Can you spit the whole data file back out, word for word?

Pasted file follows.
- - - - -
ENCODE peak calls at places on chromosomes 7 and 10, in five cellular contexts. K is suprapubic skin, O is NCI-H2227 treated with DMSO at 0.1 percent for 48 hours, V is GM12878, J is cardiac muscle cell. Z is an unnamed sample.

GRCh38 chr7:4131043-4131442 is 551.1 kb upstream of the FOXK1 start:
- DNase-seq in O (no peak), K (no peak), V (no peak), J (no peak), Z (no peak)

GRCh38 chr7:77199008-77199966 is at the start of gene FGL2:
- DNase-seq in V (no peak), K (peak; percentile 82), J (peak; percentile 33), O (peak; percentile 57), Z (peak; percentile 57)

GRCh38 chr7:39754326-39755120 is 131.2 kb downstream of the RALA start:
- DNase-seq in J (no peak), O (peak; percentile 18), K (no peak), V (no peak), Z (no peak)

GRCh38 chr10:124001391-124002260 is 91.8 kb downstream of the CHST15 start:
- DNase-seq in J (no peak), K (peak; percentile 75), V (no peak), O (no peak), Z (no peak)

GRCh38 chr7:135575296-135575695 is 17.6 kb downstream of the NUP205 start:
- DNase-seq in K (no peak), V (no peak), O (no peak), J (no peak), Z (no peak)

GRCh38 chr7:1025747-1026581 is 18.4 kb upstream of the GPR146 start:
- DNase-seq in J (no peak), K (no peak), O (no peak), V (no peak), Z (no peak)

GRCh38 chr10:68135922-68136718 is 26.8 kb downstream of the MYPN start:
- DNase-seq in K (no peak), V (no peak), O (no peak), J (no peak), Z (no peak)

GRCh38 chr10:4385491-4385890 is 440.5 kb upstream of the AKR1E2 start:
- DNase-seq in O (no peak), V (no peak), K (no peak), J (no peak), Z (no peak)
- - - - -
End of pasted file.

ENCODE peak calls at places on chromosomes 7 and 10, in five cellular contexts. K is suprapubic skin, O is NCI-H2227 treated with DMSO at 0.1 percent for 48 hours, V is GM12878, J is cardiac muscle cell. Z is an unnamed sample.

GRCh38 chr7:4131043-4131442 is 551.1 kb upstream of the FOXK1 start:
- DNase-seq in O (no peak), K (no peak), V (no peak), J (no peak), Z (no peak)

GRCh38 chr7:77199008-77199966 is at the start of gene FGL2:
- DNase-seq in V (no peak), K (peak; percentile 82), J (peak; percentile 33), O (peak; percentile 57), Z (peak; percentile 57)

GRCh38 chr7:39754326-39755120 is 131.2 kb downstream of the RALA start:
- DNase-seq in J (no peak), O (peak; percentile 18), K (no peak), V (no peak), Z (no peak)

GRCh38 chr10:124001391-124002260 is 91.8 kb downstream of the CHST15 start:
- DNase-seq in J (no peak), K (peak; percentile 75), V (no peak), O (no peak), Z (no peak)

GRCh38 chr7:135575296-135575695 is 17.6 kb downstream of the NUP205 start:
- DNase-seq in K (no peak), V (no peak), O (no peak), J (no peak), Z (no peak)

GRCh38 chr7:1025747-1026581 is 18.4 kb upstream of the GPR146 start:
- DNase-seq in J (no peak), K (no peak), O (no peak), V (no peak), Z (no peak)

GRCh38 chr10:68135922-68136718 is 26.8 kb downstream of the MYPN start:
- DNase-seq in K (no peak), V (no peak), O (no peak), J (no peak), Z (no peak)

GRCh38 chr10:4385491-4385890 is 440.5 kb upstream of the AKR1E2 start:
- DNase-seq in O (no peak), V (no peak), K (no peak), J (no peak), Z (no peak)